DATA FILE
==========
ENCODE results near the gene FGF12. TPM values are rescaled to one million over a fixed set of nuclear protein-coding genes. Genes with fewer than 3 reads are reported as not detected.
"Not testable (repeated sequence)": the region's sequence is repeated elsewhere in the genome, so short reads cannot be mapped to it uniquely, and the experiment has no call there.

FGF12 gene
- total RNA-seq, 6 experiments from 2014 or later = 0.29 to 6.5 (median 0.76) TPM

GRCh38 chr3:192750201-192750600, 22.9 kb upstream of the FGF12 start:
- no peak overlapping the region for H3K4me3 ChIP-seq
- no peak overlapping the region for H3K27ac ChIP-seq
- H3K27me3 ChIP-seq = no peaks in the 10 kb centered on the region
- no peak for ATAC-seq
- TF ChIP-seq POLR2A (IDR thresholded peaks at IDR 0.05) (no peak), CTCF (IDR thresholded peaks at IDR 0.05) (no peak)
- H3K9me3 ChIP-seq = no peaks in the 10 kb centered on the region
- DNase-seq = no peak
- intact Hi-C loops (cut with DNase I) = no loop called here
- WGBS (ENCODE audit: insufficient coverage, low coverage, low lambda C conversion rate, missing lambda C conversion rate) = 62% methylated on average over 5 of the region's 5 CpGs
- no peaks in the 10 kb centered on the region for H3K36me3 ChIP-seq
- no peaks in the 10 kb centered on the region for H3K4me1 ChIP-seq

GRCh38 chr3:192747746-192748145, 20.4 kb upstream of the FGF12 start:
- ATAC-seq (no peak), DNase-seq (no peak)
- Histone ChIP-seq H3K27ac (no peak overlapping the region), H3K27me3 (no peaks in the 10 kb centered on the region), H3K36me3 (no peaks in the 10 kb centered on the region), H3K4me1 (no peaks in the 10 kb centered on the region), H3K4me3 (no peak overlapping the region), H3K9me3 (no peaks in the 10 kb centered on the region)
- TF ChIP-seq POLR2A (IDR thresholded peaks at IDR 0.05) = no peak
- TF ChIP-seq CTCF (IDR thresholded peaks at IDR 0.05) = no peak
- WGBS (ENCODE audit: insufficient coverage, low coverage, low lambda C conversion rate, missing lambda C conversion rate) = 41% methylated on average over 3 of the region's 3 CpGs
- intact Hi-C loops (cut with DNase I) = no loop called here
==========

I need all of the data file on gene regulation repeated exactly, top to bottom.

ENCODE results near the gene FGF12. TPM values are rescaled to one million over a fixed set of nuclear protein-coding genes. Genes with fewer than 3 reads are reported as not detected.
"Not testable (repeated sequence)": the region's sequence is repeated elsewhere in the genome, so short reads cannot be mapped to it uniquely, and the experiment has no call there.

FGF12 gene
- total RNA-seq, 6 experiments from 2014 or later = 0.29 to 6.5 (median 0.76) TPM

GRCh38 chr3:192750201-192750600, 22.9 kb upstream of the FGF12 start:
- no peak overlapping the region for H3K4me3 ChIP-seq
- no peak overlapping the region for H3K27ac ChIP-seq
- H3K27me3 ChIP-seq = no peaks in the 10 kb centered on the region
- no peak for ATAC-seq
- TF ChIP-seq POLR2A (IDR thresholded peaks at IDR 0.05) (no peak), CTCF (IDR thresholded peaks at IDR 0.05) (no peak)
- H3K9me3 ChIP-seq = no peaks in the 10 kb centered on the region
- DNase-seq = no peak
- intact Hi-C loops (cut with DNase I) = no loop called here
- WGBS (ENCODE audit: insufficient coverage, low coverage, low lambda C conversion rate, missing lambda C conversion rate) = 62% methylated on average over 5 of the region's 5 CpGs
- no peaks in the 10 kb centered on the region for H3K36me3 ChIP-seq
- no peaks in the 10 kb centered on the region for H3K4me1 ChIP-seq

GRCh38 chr3:192747746-192748145, 20.4 kb upstream of the FGF12 start:
- ATAC-seq (no peak), DNase-seq (no peak)
- Histone ChIP-seq H3K27ac (no peak overlapping the region), H3K27me3 (no peaks in the 10 kb centered on the region), H3K36me3 (no peaks in the 10 kb centered on the region), H3K4me1 (no peaks in the 10 kb centered on the region), H3K4me3 (no peak overlapping the region), H3K9me3 (no peaks in the 10 kb centered on the region)
- TF ChIP-seq POLR2A (IDR thresholded peaks at IDR 0.05) = no peak
- TF ChIP-seq CTCF (IDR thresholded peaks at IDR 0.05) = no peak
- WGBS (ENCODE audit: insufficient coverage, low coverage, low lambda C conversion rate, missing lambda C conversion rate) = 41% methylated on average over 3 of the region's 3 CpGs
- intact Hi-C loops (cut with DNase I) = no loop called here